Welcome, little one!
Now, to the matter at hand: I was slightly successful the other day in sneaking in a few words about Laura Montgomery's "Simple Service," although in no way could what I wrote be termed a proper review by Papa Pat. Still, you have to prime the pump.
That's a term that only a very few readers will understand. In the days before municipal water supplies existed, water came from a well, and the wells supplied that water via a hand pump. In order to create the needed suction, you poured a bucket of water down a pipe, and then pumped away. You always made sure the bucket was left filled after using the pump!
So, here are a few more buckets; these are books I have read, and am waiting to be able to review them. My hope is that by writing these thumbnails, I'll break through the block. If that doesn't work, it will at least make a down-payment on what I owe the writers for the work they put in.
"Simple Service," Laura Montgomery. Since I have already written a few lines about it here, I'll cut and paste and edit what I said about Laura Montgomery's excellent book "Simple Service: Martha's Sons, Book One." The series Montgomery has started is called "Martha's Sons." This Martha is a person of literature, living on a planet that was not what they were looking for, and thus designated as NWWWLF. She has multiple sons and daughters, and two of them in particular are the main characters of this compelling book, addressing themes of family loyalty and conflict, the difficulty of living on a planet which requires extensive terraforming, the tendency of oligarchies to resort to ever-more repressive measures to keep in power, all giving us a lovely, lovely back-story to her "Waking Late" series.
"Death's Talisman," J. F. Posthumus. She's not a bad person; not at ALL! In fact, she does her very best to rise above the wild oats sown during an admittedly wilder youth, when she was wont to smite her enemies. Now, she's with child, and she is discovering things about the baby daddy, and her mama is a bit of a nutter, and...goes on from there. I have no excuse for not reviewing this one earlier; I've had it at least since July 8.
"Star Marque Rising," Shami Stovall. I feel THE WORST about not getting this one reviewed earlier. Not only have I had a copy since last February (I think), the writer is fairly new to the scene, and deserved better treatment at my hands. The book is a glorious, exploding spaceships, evil empire space opera, with a bodacious twist: Stovall has incorporated The Prisoner's Dilemma into the writing, both literally as a drinking game the characters play, and as the primary framework for the story. I found it to be brilliant.
"The Replicant War," Chris Kennedy. It COULD be argued that this is the last Dragon review, except I didn't review the entries for the category that included this as a finalist (Media Tie-In). Most, but not all, of the CKP books I've read are in a different storyline, featuring mechs and aliens; what sets this one apart is that gamer geeks discover that the hot new game they are playing is really happening. I don't think I qualify as a Gamer, but I do recognize the appeal of an immersive experience that takes you away from the demands of work and study.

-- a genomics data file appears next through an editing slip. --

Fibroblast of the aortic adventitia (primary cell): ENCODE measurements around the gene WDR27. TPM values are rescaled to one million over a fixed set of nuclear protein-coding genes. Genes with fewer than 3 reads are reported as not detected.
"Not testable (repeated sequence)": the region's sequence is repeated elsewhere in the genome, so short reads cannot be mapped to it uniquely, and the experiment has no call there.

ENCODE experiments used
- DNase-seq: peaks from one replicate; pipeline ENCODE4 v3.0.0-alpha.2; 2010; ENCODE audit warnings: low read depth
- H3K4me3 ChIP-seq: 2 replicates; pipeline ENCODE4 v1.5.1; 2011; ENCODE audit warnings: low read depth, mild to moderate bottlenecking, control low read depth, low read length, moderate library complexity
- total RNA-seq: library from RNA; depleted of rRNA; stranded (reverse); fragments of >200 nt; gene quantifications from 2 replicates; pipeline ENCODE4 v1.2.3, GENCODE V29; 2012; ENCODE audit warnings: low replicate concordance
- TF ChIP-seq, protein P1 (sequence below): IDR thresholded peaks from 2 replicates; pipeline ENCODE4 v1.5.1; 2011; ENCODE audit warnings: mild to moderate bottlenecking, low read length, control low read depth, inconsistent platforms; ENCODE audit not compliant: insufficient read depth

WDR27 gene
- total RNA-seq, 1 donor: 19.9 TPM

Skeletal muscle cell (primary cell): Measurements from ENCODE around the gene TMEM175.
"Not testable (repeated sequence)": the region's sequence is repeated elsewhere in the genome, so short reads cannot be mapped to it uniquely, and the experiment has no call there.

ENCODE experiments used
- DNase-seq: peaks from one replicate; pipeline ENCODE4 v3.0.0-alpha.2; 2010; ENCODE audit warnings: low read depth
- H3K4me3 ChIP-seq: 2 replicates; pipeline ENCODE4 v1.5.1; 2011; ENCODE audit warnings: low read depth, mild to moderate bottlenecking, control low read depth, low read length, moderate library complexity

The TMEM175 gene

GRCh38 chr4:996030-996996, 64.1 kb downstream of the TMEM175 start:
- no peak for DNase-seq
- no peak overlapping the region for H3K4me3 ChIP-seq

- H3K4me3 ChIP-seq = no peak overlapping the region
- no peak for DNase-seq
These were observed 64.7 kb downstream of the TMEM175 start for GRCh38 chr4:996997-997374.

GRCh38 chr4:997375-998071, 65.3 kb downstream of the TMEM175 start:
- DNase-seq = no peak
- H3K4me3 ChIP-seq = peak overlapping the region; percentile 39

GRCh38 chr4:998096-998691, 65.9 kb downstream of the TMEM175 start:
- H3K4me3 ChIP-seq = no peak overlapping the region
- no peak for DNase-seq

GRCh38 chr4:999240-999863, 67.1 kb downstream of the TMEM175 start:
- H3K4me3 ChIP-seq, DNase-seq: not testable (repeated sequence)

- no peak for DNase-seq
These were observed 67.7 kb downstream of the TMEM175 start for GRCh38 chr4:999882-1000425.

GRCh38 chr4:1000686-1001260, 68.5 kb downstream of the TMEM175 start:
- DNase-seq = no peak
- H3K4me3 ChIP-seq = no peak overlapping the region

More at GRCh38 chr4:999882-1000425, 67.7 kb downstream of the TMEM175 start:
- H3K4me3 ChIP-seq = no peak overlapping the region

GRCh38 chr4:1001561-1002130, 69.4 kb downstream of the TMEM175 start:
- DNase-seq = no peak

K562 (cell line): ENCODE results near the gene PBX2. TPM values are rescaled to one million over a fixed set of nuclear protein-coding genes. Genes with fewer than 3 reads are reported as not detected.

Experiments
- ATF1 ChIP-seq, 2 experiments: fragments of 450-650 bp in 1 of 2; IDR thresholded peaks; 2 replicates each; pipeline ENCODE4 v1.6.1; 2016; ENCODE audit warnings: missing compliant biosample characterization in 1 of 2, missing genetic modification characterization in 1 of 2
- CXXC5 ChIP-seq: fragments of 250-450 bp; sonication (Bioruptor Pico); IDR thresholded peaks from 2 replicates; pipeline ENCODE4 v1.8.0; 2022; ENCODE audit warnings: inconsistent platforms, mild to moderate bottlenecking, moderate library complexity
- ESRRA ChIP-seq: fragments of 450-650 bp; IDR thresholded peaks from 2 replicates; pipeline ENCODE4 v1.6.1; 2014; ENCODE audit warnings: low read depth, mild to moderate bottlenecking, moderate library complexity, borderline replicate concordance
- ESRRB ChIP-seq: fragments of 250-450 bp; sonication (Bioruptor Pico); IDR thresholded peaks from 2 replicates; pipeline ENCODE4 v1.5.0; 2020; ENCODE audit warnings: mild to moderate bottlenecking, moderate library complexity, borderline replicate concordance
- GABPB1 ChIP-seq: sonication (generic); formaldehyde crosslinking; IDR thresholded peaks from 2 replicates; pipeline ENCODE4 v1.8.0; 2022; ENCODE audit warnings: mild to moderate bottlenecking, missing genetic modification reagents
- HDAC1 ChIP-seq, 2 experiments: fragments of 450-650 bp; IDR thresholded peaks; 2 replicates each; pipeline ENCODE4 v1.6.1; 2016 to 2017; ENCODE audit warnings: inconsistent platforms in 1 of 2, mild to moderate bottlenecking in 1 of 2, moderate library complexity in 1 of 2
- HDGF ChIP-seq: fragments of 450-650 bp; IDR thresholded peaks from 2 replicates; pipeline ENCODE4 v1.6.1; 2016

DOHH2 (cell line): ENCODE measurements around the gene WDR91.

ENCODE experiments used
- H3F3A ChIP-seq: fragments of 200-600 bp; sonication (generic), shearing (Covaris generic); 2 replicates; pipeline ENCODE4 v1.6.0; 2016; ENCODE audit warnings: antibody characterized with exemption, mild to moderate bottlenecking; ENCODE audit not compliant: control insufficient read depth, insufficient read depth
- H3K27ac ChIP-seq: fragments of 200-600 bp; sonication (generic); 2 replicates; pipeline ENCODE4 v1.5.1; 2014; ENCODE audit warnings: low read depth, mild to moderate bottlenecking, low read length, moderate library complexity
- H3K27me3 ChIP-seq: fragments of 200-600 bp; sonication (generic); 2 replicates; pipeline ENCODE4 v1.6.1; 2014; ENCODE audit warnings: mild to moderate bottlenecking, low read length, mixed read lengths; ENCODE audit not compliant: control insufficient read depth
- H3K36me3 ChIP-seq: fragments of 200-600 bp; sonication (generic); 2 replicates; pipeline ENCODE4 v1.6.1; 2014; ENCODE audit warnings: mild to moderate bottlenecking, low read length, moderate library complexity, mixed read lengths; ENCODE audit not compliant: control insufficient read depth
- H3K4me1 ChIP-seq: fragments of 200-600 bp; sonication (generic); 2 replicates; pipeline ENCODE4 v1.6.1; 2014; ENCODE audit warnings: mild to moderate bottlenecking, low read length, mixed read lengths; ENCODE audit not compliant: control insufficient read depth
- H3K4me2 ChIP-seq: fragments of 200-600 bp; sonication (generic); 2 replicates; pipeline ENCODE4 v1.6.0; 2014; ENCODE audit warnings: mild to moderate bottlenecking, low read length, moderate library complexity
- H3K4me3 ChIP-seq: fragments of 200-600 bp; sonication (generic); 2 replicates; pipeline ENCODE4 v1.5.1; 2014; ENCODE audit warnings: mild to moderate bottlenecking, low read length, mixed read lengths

"Gold on the Hoof," Peter Grant. This is the third installment in the story of Walter Ames, a former Confederate soldier who heads west to make his fortune. Grant does a magnificent job of making the seemingly dull routine of building a transportation company, rebuilding rifles, and selling horses into something exciting. Of course, evil corrupt businessmen, liars, cheats, thieves, and thugs with guns have something to say about how things are done as well.
"Bob's Saucer Repair," Jerry Boyd. Mild-mannered Bob finds intergalactic love, and a chance to make a few bucks, when his mechanical skills allow him to get a discombobulated spaceship working again. This is PRIMARILY told humorously, but there is sufficient intrigue and gun-play to raise it far, as in WAY, WAY far, above the level of a 1960's Disney movie.
"Operation Flash, Episode 2: Hinges of Fate," Nitay Arbel. One of the MANY attempts on Hitler's life succeeds in this timeline, and Germans are given the chance to redeem Germany before the Allies do it for them. I was stationed in Germany from March of 1973 to September of 1975, and visited some of the places discussed in the book. The book does two things for me: it refreshes the horror I experienced when touring the museum located at the site of the concentration camp at Dachau, near Munich, reminding me of the evil of the murder factories put in place as a policy matter; it also reminds me that there were a significant fraction of decent Germans who resisted. I personally served with a former Wehrmacht soldier, Herr Gerhard Schroff, and a former Luftwaffe clerk, Frau Elsie Geist. Neither had been Nazis.
Small rant, by me. I also spent time in East Berlin, administered by our former allies in that conflict. In 1975, it was VERY easy to see the iron fist, because the velvet glove was awfully threadbare. Yes, evil exists, and it must be resisted by people of conscience.
It's too easy to think "I never would have supported such an obviously wicked government!" Before we get TOO self-righteous, though, remember, among others, Michael Schwerner, Andrew Goodman, and James Chaney. They died, because they were working to make it possible that babies like my new great-grandson would be able to vote one day.
This was not NATIONAL policy; it was, however, an act supported by local policy.
Just something to keep in mind.
Okay, those seven books are those I have read, but not been able to review, from authors who have entrusted me with their works. In addition to those, I've also re-read some Heinlein, who I tend to go to when I need inspiration, and so on. Besides these, there are at least that many which are in the queue to be read, that I haven't gotten to yet. I will.
Peace be on your household.